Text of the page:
It’s not the fact that the beer has 55% alcohol or that it costs over $700 per bottle, rather it’s that I’ve had a long and unpleasant history with squirrels.
Category Archives: Videos
I never anticipated that buying wine would have anything to do with homeland security technology.
Pennsylvania is testing out vending machines for wine. The bottle of Korbel I spied in the video doesn’t instill much confidence, though I’m all for making it more convenient for folks to buy and enjoy wine.
A few months back I tasted through some of our wines by the glass for a new-ish website called Brixr. The idea is to to be able to hear about a wine from someone’s who’s tried it before you decide to buy it.
After working at the FCI since 2006, I finally took my first culinary class this week; Knife Skills, Deboning and Filleting. I can jardinière, macédoine and émincer like nobody’s business, though, the cocotte is another story.
You may be asking what this has to do with a beverage blog. More professional looking drink garnishes and tastier meals to pair with wine are two things that come to mind.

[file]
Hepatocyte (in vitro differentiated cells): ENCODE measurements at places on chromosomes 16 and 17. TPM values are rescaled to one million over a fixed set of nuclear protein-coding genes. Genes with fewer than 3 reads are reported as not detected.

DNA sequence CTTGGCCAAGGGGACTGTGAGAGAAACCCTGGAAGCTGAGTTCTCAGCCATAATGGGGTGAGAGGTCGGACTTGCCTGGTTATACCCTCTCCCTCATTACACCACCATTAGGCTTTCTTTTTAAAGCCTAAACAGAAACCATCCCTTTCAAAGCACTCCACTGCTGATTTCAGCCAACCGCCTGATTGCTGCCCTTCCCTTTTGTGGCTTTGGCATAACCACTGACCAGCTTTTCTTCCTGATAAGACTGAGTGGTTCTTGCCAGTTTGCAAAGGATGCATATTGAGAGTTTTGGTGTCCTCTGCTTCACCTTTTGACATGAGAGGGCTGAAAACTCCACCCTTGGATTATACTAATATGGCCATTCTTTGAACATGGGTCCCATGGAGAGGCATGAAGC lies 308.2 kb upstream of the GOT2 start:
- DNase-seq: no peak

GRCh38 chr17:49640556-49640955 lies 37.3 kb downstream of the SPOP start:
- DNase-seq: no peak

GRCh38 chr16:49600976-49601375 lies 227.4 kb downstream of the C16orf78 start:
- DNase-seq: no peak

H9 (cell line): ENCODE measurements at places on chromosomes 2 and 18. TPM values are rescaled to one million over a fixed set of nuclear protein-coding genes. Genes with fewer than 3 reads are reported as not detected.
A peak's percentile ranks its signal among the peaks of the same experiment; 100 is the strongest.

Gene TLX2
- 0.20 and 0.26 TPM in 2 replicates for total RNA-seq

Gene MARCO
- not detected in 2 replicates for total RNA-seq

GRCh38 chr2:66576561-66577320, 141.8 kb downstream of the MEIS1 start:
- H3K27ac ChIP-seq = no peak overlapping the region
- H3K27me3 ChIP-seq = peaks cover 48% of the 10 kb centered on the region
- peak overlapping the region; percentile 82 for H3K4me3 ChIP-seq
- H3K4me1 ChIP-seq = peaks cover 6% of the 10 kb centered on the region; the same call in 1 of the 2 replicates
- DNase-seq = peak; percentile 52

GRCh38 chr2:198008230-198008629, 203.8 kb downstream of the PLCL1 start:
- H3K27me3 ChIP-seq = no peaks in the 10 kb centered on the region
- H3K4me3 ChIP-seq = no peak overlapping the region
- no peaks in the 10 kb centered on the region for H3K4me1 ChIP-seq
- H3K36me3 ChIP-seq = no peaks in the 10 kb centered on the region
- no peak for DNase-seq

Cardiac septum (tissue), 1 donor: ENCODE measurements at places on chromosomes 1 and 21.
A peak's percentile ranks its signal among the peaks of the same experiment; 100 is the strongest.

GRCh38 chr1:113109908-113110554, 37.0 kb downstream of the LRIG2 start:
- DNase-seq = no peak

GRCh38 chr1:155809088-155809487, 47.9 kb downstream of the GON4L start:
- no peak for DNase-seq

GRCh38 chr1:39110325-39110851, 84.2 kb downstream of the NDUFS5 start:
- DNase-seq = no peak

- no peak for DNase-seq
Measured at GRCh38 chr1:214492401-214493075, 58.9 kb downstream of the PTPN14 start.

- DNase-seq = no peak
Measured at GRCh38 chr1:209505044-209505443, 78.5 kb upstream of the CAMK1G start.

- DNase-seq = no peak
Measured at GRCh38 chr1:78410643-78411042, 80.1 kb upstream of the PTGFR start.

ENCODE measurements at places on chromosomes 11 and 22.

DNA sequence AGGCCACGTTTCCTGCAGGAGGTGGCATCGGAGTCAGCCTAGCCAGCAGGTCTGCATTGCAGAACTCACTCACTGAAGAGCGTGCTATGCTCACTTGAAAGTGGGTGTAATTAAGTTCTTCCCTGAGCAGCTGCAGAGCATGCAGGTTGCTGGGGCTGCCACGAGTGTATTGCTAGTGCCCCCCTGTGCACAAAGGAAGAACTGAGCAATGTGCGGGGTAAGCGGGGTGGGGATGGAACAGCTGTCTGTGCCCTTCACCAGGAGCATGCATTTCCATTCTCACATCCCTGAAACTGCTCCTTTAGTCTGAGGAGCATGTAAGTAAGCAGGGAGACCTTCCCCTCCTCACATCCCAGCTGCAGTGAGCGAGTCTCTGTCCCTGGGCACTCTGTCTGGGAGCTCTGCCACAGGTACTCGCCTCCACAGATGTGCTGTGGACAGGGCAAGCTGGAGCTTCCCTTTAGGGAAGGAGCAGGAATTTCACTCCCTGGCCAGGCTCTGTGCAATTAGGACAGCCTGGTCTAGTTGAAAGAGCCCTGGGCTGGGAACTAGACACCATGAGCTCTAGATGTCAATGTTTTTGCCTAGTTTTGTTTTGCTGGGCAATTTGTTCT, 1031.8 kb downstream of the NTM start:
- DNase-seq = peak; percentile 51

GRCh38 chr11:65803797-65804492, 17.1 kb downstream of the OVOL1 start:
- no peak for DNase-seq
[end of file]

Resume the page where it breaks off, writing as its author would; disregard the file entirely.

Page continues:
To be perfectly honest, when I heard we were trussing chickens, a certain Fox newscaster came to mind and gave me an excuse (albeit imperfect) to post this video clip on my site.
I think his math is spot on. Don’t you?
The beginning of the grape ripening process is referred to as veraison and in the northern hemisphere, it happens in the summer.
The term comes from the French véraison and it is the time in the vine cycle when the vine’s energies are shifted from growing the berries in size to developing their sweetness and ripe fruit flavor. Before this process, the grapes’ color is dictated by cholorphyll. Depending on the variety, anthocyanins will make some berries red-black and carotenoids will make others yellow-green.
Prior to this period of time, the grapes are referred to as green berries and wouldn’t be recognizable to most folks. They’re hard, starchy, acidic and about half of their final size.
Most people wait to harvest their grapes until they are fully ripe. I came across a video, however, that shows how harvesting some of the grapes early can naturally promote acidity in wine (as opposed to adding tartaric acid later on in the winemaking process). The clip features my friends Tracey and Jared of A Donkey and Goat Winery, based in Berkeley, CA.
Vodpod videos no longer available.
This time I can’t take credit for the title of the post. I found it on YouTube and why mess with perfection?
Looking for something to do with that extra pecan oil and xanthan gum you have kicking around the house? Dave Arnold can help.